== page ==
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I know that this has been asked before but I'm beggered if I can find it. Can anyone suggest how to amplify a concertina for stage performance particularly as part of a band. One microphone on a stand does not pick up enough, two takes up too much room so what system is best for attaching to concertinas. I do change concertina's so need something that I can move from one to another - budget is tight so nothing too flash. Here's hoping someone can help.

:)

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I know that this has been asked before but I'm beggered if I can find it. Can anyone suggest how to amplify a concertina for stage performance particularly as part of a band. One microphone on a stand does not pick up enough, two takes up too much room so what system is best for attaching to concertinas. I do change concertina's so need something that I can move from one to another - budget is tight so nothing too flash. Here's hoping someone can help.

:)

 

A popular system is Microvox - you get two electret capsules which fit on to the instrument with Velcro pads. You also need a battery pack. They're not the greatest sound, and I've found them a bit prone to feedback, but they're fairly cheap and widely used. As it happens, I've got a surplus set (2 mics with battery pack) which I've been meaning to put on ebay - PM me if you're interested.

 

A better solution which I now use is a pair of AKG C416 L gooseneck mics. The sound is much better, but they are more expensive, and again you need either a battery pack or a phantom power adaptor. I attach these using velcro luggage straps around the ends of the concertina so I don't have to stick anything to the instruments (which I have to say I'm not keen on, on aesthetic grounds). It makes it a bit more fiddly to swap between instruments, but it's worth it.

 

I third solution, which I used to use, was to fit mics inside the instrument - similar sound quality to the microvox but without the velcro pads:

 

http://www.hjcjones.freeserve.co.uk/music/...ertina/mike.htm

 

If you're swapping instruments, then of course you need to fit separate mics to each.

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I use 3 mics on one stand - one for singing/announcing, 2 mounted on a cross bar for the concertinas. In Germany those bars are made by K&M (König & Meyer) This system is usefull when you use different concertinas. My mics are cheap SM 57, but I`ve used AKG goosenecks this way as well. An advantage compared to microvox is that you get less of the click-noise of the buttons.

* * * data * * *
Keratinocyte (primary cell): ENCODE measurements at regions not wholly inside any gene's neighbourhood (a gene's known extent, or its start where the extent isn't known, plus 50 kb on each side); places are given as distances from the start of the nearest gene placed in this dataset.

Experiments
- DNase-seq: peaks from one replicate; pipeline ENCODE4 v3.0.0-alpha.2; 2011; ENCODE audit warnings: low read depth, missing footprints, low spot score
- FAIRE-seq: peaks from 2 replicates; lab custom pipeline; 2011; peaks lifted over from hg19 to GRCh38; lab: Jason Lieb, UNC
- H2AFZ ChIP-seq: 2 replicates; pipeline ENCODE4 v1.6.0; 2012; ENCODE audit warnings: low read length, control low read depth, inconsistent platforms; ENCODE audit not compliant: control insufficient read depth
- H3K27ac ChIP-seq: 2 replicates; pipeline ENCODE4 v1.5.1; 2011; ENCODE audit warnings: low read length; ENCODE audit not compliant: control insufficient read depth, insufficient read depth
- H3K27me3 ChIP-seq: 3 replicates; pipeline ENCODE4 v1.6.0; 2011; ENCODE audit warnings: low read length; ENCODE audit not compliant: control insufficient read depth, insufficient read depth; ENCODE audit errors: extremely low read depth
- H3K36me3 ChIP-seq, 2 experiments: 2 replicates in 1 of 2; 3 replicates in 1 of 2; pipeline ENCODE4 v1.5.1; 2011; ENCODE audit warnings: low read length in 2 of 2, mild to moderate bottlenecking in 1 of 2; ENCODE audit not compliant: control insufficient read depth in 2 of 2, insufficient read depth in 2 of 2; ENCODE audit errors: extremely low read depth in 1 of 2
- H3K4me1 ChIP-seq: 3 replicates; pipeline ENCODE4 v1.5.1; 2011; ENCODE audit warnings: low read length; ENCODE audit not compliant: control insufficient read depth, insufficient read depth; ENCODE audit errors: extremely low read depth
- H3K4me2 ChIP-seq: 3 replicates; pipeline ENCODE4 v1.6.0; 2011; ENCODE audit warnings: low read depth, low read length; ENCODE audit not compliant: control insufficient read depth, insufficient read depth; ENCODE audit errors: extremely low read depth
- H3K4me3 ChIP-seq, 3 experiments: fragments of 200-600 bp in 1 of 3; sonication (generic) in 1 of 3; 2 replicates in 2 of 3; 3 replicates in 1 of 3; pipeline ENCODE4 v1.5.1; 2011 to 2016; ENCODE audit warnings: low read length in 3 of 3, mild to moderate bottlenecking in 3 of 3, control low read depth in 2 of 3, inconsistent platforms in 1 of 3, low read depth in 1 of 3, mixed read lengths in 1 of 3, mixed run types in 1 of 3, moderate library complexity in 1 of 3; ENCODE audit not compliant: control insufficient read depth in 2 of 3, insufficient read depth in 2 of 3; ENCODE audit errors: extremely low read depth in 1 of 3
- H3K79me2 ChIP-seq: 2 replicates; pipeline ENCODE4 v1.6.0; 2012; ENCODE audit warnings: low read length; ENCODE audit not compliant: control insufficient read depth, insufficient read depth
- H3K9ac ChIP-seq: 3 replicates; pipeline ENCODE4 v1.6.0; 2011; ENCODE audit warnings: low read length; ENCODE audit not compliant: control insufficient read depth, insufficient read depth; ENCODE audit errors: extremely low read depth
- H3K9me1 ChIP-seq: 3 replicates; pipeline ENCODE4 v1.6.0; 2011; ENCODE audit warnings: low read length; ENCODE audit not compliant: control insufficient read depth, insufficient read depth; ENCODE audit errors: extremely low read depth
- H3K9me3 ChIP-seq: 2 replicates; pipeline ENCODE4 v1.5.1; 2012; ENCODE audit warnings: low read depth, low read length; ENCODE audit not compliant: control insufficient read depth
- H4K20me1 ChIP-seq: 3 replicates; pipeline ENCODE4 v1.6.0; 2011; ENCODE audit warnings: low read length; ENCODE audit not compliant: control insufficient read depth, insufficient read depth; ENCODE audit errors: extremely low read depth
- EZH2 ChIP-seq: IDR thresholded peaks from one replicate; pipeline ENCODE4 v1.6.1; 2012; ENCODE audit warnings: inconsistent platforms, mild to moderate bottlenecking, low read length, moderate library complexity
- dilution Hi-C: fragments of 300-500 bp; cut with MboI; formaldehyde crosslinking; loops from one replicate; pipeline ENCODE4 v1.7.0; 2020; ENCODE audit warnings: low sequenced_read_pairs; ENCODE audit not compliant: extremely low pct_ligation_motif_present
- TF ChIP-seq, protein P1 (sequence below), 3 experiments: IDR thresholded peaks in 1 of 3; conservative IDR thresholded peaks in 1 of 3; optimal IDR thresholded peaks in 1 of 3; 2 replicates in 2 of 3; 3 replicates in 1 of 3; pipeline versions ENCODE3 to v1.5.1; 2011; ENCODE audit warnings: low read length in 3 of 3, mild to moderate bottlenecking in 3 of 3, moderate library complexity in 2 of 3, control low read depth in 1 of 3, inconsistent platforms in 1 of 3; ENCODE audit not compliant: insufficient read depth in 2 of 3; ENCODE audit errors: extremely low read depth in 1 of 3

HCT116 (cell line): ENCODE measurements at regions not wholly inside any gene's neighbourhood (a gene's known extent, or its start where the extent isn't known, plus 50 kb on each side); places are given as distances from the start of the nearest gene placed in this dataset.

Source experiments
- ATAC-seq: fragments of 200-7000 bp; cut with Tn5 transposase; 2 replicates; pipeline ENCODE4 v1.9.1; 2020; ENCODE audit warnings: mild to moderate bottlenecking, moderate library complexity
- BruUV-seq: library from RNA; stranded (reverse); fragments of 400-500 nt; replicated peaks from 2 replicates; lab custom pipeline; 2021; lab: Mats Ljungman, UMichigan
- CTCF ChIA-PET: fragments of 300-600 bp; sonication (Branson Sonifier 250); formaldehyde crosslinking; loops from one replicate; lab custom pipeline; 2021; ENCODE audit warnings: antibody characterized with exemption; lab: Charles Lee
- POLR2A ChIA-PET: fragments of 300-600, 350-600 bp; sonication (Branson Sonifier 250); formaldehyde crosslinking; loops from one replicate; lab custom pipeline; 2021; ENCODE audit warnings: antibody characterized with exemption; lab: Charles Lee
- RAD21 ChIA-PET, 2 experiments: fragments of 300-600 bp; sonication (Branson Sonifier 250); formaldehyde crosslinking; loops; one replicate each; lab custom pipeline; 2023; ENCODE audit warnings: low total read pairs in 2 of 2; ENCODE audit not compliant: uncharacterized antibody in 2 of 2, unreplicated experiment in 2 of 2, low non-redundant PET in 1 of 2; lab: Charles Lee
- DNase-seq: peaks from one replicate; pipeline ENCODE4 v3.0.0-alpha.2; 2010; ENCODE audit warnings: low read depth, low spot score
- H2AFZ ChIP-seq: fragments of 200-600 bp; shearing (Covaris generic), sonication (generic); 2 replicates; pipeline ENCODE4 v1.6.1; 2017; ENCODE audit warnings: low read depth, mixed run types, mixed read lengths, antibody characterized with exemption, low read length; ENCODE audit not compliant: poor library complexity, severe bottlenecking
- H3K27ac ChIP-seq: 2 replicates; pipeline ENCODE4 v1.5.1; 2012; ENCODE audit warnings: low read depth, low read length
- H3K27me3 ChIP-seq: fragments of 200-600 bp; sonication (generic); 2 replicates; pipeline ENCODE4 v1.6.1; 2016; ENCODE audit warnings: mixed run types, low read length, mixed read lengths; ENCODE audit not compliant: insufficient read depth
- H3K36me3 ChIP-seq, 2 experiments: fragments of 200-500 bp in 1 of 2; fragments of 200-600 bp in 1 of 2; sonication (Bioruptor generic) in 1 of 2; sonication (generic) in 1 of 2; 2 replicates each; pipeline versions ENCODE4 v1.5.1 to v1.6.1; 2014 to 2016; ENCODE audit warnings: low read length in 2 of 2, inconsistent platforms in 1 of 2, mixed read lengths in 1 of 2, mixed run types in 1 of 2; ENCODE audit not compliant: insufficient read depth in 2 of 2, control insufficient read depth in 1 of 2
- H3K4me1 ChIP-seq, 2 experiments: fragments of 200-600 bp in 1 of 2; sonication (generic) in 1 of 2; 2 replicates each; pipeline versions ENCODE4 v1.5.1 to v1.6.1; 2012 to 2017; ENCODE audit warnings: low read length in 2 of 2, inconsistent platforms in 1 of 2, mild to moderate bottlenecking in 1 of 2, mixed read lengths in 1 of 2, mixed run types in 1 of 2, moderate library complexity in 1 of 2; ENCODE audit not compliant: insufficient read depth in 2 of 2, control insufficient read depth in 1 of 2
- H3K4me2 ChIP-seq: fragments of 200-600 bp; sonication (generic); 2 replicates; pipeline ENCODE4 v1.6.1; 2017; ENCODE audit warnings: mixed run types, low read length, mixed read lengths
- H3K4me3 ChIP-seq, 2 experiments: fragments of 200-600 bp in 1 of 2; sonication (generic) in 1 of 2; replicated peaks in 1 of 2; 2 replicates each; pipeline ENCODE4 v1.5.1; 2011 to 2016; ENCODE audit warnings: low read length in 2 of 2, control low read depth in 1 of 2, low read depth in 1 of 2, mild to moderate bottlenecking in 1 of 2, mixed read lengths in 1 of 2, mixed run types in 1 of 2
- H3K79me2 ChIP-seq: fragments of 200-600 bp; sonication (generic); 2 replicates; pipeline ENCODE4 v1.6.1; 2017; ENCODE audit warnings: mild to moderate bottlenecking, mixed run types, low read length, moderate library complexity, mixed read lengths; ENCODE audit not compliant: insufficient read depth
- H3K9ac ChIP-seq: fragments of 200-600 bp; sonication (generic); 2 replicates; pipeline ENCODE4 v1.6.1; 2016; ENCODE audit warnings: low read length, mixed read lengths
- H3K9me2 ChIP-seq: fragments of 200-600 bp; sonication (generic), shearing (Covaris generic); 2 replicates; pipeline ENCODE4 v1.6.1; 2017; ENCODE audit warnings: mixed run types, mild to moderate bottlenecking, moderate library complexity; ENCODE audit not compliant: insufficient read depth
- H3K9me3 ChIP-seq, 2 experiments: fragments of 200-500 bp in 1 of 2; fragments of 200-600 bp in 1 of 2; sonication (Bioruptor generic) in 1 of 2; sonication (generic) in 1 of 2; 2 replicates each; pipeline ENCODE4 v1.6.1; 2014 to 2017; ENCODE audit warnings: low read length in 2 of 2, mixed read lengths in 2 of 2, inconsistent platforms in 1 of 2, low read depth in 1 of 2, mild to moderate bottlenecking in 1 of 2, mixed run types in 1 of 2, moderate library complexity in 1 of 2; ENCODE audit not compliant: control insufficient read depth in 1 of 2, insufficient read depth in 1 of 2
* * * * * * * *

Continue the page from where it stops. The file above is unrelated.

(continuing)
Nils

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I don't use mics when playing, so I don't have experience, but

 

How about using the lapel mics designed for voice, but put them on the cuffs of your shirt, so that the microphones are on your wrists, pointed toward the instrument? That way the mics stay with the performer, rather than with the instrument. If you play several different concertinas this might be more convenient than changing the mics for each instrument.

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I don't use mics when playing, so I don't have experience, but

 

How about using the lapel mics designed for voice, but put them on the cuffs of your shirt, so that the microphones are on your wrists, pointed toward the instrument? That way the mics stay with the performer, rather than with the instrument. If you play several different concertinas this might be more convenient than changing the mics for each instrument.

 

These sort of mics are usually omni-directional, so they may pick up other sounds besides the concertina. I tried it once, but it didn't seem to work very well. However I used the same mics inside the instrument with better results.

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I know that this has been asked before but I'm beggered if I can find it. Can anyone suggest how to amplify a concertina for stage performance particularly as part of a band. One microphone on a stand does not pick up enough, two takes up too much room so what system is best for attaching to concertinas. I do change concertina's so need something that I can move from one to another - budget is tight so nothing too flash. Here's hoping someone can help.

:)

 

 

Galley

It certainly sounds best to use two "open" mics (2 regular mics not attached to the concertina). Fortunately, the concertina has plenty of focused volume, so they are easier than many instrument to mic. The best concertina mics in the studio are ribbon mics in an XY position (I use a pair of Royer 122s), but they shouldn't be used in a live situation (bidirectional pattern being one of the many reasons).

I think that two Shure SM81s are great for live use, and since they are almost shotgun pattern mics, they can give you plenty of volume without feedback. You can also save room, (and have them sound better) by having them XYed instead of spaced apart. You could use a stereo bracket that goes on one mic stand. The other great thing about XY is that as the one end of the concertina moves in and out (creating phase problems for the mics) the phasing doesn't change in the XY setup (keeping the sound full, rich and in-phase).

Sorry for rambling on about this... but I'm both a concertina geek and a recording nerd...

All the best.

- John Mock

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Great advice from everyone - many thanks.

 

When I got home from work yesterday I discovered that that hubby already has a microvox box and one mic that he used to use on his acoustic basouki but now he has a semi acoustic it is redundant so just ordered another mic from mircovox (its the same mic for a bousouki as for a concertina) and thought I would give that system a try.

 

If this doesn't work I would like to try to do what John says but sorry to be thick John what do you mean by XYed? Do you have a picture of the mic set up that you use?